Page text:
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There is a growing concern among those investing in REITs because an interest rate hike lingers on the horizon. The assumption is that REITs underperform when the cost of money increases due to its essential role in real estate investing.
That couldn't be further from the truth…
Investing in REITs is an effective strategy for earning passive income. That's because they're one of the fastest-growing classes of dividend stocks on the market.
The National Association of Real Estate Investment Trusts (NAREIT) reported there were 216 REITs in the United States last year. That's a 59% increase from 136 in 2008.
Real estate investment trusts (REITs) are companies that own or finance income-producing real estate properties. They're typically associated with shopping malls, offices, apartment buildings, and hotels.
And several REIT IPOs have rocked the market in 2015. InfraREIT Inc.'s (NYSE: HIFR) deal in January raised $460 million, making it the largest REIT IPO since Paramount Group Inc.'s (NYSE: PGRE) $2.3 billion deal last November. In February, Easterly Government Properties Inc. (NYSE: DEA) and Great Ajax Corp. (NYSE: AJX) raised $180 million and $71 million, respectively.
Some investors are ignoring these new REIT opportunities because interest rates may soon rise. Here's why that's a mistake…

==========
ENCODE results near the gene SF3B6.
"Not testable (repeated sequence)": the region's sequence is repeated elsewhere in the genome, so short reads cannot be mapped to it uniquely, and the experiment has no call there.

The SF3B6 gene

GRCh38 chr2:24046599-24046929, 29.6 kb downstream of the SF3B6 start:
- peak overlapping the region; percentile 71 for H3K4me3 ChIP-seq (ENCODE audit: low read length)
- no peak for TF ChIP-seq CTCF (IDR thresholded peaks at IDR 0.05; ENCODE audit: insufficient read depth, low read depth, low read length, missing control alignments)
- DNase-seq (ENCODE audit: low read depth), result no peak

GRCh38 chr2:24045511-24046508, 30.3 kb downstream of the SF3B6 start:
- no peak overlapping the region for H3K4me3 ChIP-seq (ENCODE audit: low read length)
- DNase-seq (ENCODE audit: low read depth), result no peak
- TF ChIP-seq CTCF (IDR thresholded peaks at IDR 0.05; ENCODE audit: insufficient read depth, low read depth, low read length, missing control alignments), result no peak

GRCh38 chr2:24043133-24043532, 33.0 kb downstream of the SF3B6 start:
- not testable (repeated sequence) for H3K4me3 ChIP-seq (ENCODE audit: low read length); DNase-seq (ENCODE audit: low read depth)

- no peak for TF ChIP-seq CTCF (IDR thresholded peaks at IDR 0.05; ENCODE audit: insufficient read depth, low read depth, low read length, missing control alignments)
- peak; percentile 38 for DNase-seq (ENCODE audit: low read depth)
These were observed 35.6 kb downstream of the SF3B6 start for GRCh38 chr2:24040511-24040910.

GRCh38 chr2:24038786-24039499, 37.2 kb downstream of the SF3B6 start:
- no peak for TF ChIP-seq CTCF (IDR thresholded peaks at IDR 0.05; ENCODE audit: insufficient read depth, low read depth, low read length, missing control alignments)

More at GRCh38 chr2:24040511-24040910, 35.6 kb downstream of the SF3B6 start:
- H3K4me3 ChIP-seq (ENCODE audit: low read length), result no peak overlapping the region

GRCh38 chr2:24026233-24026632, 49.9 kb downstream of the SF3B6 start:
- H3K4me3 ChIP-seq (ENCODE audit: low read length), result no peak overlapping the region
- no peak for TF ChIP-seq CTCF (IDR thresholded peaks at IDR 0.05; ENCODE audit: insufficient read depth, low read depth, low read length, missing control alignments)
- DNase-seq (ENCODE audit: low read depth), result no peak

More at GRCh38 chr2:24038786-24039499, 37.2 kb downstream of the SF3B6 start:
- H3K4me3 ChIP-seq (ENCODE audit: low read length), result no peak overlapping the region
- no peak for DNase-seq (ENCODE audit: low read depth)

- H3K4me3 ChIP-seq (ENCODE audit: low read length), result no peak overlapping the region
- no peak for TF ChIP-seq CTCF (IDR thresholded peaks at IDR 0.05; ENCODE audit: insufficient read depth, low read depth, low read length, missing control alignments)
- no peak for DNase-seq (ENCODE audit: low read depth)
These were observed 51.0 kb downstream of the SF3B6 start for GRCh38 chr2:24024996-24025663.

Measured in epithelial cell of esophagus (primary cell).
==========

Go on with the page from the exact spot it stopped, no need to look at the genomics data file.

How Interest Rates Really Affect Investing in REITs
REITs have historically performed well during interest rate hikes.
Interest rates rose by more than 1% nine different times between 1994 and 2013. During six of those nine periods, REITs provided positive returns.
The most successful period for investing in REITs was the 2009 interest rate hike. From January 2009 to January 2010, rates rose 1.62% while the REIT sector saw a sky-high return of 50.1% over the same period.
Recently, U.S. Federal Reserve Chairwoman Janet Yellen has been touting another rate hike. Again, some investors are wondering whether or not they should sell their REITs before it's too late.
But Money Morning Chief Investment Strategist Keith Fitz-Gerald says any rate hike in the near future will have positive results.
"It really doesn't matter much if this time is different than the others," Fitz-Gerald explained. "The principle is the same – there is a strong correlation between high total returns and the management approach taken to dividend policy."
The REITs with the best returns during rising rate periods are equity-based REITs. These are the kind that directly invest in income-producing properties like shopping malls, offices, and apartments. They're less sensitive to interest rates because they usually see plenty of cash flow and appreciation to render any price drop associated with higher rates irrelevant.
Those will fare better than mortgage-based REITs when rates rise. Mortgage-based REITs come under pressure because the value of their real estate holdings – which are mostly personal homes – decreases when rates increase. That's because high rates put pressure on the housing market and make buyers more hesitant to borrow money to purchase a home.
Fitz-Gerald just found an equity REIT that taps into two of his "Unstoppable Trends." When a stock plays one of these trends, it's poised for incredible long-term growth.